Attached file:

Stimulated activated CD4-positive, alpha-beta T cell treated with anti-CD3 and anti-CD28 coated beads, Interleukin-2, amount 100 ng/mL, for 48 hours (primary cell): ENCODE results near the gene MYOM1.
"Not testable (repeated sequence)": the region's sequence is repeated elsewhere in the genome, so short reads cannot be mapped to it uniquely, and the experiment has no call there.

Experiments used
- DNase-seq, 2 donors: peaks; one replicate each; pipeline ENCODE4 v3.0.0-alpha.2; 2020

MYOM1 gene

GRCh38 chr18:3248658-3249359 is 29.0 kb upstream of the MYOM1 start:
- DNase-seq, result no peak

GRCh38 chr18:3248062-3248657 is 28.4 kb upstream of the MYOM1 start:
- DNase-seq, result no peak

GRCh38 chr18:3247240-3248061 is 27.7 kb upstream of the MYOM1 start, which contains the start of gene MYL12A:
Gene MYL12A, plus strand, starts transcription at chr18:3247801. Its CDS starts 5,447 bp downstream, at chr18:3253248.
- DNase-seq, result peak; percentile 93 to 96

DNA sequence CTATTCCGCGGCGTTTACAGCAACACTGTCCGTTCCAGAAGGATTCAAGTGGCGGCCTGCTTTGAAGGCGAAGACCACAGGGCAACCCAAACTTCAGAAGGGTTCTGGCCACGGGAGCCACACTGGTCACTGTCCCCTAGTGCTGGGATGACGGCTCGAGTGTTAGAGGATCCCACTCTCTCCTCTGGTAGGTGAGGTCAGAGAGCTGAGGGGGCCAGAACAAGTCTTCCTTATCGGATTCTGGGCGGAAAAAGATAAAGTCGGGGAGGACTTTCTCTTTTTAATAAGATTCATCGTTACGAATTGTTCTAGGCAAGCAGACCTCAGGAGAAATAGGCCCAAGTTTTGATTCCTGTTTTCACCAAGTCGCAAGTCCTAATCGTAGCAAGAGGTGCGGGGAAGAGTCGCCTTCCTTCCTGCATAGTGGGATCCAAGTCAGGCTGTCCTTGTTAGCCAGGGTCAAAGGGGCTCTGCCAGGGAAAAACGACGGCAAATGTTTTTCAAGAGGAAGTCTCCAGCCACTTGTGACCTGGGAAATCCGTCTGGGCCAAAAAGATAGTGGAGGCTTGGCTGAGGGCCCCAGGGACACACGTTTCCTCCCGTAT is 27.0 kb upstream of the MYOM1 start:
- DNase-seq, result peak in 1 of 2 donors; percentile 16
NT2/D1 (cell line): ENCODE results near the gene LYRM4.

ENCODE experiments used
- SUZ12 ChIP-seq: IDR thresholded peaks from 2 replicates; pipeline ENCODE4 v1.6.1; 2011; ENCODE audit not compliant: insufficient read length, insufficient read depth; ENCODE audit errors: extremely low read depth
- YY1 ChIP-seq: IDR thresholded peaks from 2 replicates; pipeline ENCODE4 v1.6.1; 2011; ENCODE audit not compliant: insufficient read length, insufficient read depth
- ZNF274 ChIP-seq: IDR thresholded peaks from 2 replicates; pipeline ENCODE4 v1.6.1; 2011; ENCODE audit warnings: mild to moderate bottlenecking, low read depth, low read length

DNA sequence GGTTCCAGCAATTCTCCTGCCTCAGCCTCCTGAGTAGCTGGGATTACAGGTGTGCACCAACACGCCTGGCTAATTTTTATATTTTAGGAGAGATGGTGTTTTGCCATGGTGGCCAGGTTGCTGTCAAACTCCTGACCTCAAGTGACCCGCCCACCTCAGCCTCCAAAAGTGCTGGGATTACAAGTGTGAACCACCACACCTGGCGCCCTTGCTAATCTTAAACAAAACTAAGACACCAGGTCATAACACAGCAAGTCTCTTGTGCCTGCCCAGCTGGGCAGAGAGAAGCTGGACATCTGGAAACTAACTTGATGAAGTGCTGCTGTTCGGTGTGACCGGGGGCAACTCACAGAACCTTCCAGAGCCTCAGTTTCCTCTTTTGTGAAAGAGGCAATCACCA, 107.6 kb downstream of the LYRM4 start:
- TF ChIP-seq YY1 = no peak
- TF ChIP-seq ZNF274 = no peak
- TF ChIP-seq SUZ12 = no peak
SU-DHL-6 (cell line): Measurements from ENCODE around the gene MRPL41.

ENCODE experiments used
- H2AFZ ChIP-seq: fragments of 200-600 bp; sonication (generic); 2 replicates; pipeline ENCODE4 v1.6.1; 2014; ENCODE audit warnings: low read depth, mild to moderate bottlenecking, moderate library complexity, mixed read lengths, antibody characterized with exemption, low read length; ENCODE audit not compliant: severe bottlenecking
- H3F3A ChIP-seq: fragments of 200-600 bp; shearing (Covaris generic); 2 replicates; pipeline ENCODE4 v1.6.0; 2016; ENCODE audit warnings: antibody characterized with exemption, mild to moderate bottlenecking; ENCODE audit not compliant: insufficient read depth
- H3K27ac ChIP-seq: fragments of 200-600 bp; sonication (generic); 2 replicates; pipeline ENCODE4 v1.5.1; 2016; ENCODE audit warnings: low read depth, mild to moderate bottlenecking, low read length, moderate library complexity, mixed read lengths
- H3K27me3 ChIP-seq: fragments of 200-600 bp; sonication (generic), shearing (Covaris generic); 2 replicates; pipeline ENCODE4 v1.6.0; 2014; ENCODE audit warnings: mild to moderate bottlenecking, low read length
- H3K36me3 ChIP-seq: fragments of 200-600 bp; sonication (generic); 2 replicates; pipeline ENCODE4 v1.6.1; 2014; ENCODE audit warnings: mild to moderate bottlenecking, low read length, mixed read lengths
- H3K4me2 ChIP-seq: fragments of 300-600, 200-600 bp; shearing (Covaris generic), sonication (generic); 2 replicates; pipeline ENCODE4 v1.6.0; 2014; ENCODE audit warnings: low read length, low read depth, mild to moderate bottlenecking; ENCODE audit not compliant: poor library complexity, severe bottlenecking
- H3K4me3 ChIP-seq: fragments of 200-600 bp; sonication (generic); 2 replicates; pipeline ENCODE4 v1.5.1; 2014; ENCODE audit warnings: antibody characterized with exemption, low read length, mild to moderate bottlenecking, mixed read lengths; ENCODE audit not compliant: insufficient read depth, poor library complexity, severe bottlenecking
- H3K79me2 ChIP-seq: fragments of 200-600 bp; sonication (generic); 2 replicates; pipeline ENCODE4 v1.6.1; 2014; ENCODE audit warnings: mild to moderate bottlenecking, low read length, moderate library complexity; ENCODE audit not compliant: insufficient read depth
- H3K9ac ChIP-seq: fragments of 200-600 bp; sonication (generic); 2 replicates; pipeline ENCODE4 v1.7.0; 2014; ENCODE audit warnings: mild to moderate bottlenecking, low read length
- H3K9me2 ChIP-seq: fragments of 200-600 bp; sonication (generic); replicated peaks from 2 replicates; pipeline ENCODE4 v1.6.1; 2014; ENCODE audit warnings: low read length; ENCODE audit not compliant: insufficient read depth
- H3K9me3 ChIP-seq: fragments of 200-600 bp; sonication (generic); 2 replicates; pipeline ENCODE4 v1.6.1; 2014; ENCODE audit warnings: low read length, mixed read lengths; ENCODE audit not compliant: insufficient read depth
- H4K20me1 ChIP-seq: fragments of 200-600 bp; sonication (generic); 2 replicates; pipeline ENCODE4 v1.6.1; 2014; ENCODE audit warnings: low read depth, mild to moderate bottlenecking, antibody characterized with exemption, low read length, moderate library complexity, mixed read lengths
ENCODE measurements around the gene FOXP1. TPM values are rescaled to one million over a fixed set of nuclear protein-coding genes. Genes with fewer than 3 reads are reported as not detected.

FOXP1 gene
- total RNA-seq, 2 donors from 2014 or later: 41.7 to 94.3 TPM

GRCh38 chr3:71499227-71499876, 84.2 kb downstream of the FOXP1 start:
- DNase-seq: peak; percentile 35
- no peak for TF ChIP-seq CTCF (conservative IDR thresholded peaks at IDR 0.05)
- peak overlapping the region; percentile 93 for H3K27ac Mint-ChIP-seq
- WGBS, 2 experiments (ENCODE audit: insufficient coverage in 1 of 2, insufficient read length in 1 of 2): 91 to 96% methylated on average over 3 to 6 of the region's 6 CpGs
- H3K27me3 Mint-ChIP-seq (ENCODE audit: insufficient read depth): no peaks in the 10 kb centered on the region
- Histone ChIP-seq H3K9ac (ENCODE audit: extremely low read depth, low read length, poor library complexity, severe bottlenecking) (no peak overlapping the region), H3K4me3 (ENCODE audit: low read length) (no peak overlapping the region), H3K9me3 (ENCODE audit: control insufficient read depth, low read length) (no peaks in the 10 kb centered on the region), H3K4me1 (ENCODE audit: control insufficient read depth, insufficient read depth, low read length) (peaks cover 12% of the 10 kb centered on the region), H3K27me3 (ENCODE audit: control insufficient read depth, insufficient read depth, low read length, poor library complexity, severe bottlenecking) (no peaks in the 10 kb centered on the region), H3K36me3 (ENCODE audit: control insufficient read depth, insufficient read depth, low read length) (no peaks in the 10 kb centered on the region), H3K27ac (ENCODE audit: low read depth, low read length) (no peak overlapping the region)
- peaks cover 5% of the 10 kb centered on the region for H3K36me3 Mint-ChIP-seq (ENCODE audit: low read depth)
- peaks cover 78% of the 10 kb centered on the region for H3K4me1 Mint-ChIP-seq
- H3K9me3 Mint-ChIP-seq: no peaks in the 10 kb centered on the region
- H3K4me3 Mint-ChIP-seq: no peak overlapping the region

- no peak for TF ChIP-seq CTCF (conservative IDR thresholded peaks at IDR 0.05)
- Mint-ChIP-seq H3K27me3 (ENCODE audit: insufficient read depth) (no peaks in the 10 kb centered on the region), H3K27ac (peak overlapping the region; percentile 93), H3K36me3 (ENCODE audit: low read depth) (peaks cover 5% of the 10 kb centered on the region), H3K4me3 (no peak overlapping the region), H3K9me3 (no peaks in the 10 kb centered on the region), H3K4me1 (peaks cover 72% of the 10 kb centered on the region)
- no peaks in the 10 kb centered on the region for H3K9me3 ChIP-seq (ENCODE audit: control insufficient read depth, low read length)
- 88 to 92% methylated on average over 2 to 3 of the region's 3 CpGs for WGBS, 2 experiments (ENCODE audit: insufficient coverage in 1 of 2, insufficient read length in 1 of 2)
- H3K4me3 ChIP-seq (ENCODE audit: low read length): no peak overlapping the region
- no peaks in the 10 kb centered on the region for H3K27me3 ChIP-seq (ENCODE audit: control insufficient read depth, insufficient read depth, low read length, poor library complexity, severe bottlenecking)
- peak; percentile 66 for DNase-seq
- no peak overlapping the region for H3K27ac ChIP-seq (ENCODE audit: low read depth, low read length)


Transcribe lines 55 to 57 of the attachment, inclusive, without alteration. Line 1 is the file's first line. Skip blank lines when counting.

- 88 to 92% methylated on average over 2 to 3 of the region's 3 CpGs for WGBS, 2 experiments (ENCODE audit: insufficient coverage in 1 of 2, insufficient read length in 1 of 2)
- H3K4me3 ChIP-seq (ENCODE audit: low read length): no peak overlapping the region
- no peaks in the 10 kb centered on the region for H3K27me3 ChIP-seq (ENCODE audit: control insufficient read depth, insufficient read depth, low read length, poor library complexity, severe bottlenecking)